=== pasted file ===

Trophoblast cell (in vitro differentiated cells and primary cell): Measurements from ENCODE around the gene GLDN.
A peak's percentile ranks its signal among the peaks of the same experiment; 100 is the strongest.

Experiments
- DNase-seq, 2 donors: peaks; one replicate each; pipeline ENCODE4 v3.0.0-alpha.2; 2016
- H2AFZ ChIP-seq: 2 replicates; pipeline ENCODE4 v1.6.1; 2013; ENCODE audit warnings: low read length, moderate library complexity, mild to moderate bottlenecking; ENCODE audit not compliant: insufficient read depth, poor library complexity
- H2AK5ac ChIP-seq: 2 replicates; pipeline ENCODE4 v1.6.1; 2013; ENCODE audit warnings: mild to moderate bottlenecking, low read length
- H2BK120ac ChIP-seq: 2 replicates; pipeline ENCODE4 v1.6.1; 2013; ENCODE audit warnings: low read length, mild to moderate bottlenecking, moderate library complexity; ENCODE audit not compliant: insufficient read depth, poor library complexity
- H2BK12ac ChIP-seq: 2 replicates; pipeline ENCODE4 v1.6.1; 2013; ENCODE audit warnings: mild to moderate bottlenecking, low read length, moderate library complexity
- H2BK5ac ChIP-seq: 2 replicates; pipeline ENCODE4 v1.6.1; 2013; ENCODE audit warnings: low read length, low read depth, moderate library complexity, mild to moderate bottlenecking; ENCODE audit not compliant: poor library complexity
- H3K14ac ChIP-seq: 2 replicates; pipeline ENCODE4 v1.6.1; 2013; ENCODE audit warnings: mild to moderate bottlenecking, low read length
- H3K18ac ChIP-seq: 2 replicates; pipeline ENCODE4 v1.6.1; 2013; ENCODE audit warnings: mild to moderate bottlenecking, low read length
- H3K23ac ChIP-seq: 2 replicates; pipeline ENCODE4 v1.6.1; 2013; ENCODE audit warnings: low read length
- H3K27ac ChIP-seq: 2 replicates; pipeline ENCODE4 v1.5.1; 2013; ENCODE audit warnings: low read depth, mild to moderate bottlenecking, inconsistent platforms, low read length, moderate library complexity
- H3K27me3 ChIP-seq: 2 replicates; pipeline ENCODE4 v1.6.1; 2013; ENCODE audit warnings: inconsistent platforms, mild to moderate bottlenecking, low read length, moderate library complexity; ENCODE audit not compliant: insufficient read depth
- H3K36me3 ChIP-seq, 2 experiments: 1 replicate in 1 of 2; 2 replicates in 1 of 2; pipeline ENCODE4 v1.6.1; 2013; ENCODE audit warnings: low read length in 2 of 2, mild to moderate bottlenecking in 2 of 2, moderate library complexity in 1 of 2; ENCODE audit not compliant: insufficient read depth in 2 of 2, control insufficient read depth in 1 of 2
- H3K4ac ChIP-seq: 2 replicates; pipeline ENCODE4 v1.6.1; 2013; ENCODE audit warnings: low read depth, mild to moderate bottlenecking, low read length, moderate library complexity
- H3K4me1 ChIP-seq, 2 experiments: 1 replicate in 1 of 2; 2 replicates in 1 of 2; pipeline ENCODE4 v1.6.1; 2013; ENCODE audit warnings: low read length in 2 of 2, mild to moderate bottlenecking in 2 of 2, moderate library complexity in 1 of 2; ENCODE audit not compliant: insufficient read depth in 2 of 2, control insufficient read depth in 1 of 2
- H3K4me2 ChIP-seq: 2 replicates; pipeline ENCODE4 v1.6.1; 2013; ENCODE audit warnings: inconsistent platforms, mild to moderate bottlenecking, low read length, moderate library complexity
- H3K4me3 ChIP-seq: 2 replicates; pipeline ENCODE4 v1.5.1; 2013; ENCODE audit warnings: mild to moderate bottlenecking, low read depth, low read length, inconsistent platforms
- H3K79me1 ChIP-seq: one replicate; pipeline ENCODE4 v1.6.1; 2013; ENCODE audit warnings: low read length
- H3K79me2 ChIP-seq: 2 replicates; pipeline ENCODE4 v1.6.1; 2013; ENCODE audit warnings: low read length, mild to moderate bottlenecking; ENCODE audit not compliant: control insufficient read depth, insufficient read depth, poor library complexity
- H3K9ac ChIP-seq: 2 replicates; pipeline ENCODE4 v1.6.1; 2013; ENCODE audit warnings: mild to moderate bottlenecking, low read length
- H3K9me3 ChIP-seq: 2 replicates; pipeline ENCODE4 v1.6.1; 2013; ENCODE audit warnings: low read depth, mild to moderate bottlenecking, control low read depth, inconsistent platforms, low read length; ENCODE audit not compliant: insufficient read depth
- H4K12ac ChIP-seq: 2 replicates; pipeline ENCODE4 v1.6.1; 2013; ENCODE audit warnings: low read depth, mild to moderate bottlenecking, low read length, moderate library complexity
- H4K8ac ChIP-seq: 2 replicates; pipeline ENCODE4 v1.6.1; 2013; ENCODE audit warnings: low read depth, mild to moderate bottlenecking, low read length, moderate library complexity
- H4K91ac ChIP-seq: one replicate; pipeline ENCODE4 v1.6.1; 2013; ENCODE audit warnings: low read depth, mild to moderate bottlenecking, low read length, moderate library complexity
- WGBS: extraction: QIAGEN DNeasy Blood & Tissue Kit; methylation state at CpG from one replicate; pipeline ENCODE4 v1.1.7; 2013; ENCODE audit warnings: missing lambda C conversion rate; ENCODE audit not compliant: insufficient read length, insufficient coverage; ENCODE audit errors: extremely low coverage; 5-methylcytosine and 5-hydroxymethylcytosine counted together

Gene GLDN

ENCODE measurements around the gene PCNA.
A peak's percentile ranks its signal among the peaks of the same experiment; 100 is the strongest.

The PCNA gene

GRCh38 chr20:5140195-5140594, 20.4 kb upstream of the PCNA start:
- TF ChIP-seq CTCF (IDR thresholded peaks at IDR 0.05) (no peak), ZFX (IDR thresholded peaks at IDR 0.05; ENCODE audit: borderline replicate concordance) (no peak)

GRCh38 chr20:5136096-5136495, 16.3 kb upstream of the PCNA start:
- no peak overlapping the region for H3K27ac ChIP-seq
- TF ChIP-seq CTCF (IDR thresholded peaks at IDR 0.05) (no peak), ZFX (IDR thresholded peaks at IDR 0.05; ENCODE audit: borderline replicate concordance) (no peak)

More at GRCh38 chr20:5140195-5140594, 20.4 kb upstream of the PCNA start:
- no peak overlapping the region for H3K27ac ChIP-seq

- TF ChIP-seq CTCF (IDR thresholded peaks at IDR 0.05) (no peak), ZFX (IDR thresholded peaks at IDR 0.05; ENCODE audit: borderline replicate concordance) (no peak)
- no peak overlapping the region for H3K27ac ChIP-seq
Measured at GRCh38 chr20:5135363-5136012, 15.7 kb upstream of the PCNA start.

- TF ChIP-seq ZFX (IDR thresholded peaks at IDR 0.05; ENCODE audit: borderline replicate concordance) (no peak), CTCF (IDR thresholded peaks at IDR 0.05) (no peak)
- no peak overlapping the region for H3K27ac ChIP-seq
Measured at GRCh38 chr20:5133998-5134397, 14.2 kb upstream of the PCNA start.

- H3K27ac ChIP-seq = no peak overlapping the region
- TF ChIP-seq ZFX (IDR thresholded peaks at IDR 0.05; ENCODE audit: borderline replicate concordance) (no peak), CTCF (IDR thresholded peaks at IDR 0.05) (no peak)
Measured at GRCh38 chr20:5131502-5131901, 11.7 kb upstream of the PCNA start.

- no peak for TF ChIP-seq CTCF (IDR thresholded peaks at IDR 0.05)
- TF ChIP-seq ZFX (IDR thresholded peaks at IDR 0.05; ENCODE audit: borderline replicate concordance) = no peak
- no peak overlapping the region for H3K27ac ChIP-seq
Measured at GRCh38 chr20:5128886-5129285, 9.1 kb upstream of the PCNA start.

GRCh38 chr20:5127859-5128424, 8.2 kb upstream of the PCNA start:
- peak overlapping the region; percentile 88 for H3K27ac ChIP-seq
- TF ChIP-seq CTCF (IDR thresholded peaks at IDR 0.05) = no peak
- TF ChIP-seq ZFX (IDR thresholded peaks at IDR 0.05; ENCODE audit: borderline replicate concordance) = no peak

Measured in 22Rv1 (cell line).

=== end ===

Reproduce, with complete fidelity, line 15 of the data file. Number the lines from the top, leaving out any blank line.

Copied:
- H3K36me3 ChIP-seq, 2 experiments: 1 replicate in 1 of 2; 2 replicates in 1 of 2; pipeline ENCODE4 v1.6.1; 2013; ENCODE audit warnings: low read length in 2 of 2, mild to moderate bottlenecking in 2 of 2, moderate library complexity in 1 of 2; ENCODE audit not compliant: insufficient read depth in 2 of 2, control insufficient read depth in 1 of 2